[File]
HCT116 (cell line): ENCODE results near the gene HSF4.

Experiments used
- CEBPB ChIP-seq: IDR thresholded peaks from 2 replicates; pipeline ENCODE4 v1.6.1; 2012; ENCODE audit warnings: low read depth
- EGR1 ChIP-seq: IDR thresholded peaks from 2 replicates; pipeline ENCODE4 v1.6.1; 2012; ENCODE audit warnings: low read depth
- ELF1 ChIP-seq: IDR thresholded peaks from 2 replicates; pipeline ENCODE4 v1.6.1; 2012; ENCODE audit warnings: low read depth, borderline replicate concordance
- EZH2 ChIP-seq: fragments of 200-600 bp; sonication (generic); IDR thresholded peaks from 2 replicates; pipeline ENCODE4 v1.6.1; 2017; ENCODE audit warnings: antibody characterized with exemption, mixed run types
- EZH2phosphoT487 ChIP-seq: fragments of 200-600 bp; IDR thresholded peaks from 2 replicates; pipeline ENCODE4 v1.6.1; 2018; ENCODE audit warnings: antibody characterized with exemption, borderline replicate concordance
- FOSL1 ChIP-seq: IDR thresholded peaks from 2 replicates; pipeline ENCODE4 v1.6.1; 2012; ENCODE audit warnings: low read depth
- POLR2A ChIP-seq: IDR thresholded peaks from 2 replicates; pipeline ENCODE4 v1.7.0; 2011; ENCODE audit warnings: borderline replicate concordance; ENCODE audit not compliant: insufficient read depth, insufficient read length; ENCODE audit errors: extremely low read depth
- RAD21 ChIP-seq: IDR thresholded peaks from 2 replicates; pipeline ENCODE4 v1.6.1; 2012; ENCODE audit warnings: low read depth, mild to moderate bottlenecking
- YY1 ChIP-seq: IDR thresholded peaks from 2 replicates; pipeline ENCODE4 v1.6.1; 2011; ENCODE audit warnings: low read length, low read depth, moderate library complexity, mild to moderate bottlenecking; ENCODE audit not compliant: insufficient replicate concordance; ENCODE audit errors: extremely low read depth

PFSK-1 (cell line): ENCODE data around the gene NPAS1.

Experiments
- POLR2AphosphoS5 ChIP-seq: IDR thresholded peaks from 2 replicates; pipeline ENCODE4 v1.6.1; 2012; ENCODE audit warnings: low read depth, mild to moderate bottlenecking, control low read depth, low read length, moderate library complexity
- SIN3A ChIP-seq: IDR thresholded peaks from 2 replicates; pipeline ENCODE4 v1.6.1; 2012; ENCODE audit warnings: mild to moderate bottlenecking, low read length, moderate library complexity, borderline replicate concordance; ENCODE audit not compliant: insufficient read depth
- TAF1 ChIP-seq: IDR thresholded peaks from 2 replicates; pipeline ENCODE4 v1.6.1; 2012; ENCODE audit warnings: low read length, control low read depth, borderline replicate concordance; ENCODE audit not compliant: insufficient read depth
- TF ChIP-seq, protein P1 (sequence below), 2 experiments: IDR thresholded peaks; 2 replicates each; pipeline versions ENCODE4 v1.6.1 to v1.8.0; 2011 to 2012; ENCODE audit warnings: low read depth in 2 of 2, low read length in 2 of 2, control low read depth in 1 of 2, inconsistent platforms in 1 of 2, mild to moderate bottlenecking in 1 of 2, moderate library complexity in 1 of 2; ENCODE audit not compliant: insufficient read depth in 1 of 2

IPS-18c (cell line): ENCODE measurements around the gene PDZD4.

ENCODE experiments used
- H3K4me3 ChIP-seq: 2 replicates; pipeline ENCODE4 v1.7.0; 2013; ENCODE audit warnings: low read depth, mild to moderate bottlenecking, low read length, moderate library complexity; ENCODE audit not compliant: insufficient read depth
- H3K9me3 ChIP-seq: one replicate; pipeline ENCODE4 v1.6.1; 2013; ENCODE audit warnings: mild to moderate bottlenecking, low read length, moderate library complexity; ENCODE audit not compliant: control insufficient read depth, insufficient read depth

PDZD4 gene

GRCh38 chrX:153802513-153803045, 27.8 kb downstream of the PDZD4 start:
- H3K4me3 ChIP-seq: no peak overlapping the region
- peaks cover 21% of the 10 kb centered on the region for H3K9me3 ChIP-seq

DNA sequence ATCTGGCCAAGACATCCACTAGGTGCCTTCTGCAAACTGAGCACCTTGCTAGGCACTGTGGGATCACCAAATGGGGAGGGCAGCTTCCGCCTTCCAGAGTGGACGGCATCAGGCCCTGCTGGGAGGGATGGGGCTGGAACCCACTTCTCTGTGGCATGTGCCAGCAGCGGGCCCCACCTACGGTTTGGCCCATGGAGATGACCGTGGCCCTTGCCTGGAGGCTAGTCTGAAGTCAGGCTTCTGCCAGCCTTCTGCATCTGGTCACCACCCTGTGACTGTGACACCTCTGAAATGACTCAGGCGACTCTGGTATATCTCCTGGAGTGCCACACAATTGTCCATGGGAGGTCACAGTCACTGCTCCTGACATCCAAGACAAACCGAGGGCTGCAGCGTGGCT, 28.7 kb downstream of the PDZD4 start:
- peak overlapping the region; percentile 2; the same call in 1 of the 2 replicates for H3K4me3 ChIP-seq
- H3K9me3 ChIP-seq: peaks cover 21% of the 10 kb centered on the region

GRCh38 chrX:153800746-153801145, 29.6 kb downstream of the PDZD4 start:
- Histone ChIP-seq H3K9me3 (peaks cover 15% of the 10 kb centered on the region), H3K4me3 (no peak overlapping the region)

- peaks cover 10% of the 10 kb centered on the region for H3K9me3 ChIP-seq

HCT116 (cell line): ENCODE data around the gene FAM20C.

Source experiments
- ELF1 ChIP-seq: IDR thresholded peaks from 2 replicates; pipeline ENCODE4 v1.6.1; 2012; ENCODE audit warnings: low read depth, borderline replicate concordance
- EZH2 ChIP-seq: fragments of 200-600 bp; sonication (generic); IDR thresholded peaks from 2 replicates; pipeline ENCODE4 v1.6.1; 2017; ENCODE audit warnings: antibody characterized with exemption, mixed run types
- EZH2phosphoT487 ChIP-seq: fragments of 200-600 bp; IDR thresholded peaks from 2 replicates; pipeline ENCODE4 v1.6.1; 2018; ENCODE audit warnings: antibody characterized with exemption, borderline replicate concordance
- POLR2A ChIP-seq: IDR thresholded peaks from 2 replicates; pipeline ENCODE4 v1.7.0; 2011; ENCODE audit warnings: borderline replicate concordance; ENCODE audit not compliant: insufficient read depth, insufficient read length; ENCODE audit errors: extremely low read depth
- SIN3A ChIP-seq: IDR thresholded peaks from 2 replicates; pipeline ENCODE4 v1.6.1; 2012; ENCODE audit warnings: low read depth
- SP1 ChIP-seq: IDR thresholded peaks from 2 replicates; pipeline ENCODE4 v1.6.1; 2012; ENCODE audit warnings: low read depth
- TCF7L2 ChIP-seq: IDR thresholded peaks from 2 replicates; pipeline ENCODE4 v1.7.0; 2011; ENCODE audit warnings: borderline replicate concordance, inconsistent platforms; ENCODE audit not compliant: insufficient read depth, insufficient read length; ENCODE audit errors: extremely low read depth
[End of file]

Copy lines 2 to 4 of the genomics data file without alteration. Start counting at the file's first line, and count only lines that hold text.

Experiments used
- CEBPB ChIP-seq: IDR thresholded peaks from 2 replicates; pipeline ENCODE4 v1.6.1; 2012; ENCODE audit warnings: low read depth
- EGR1 ChIP-seq: IDR thresholded peaks from 2 replicates; pipeline ENCODE4 v1.6.1; 2012; ENCODE audit warnings: low read depth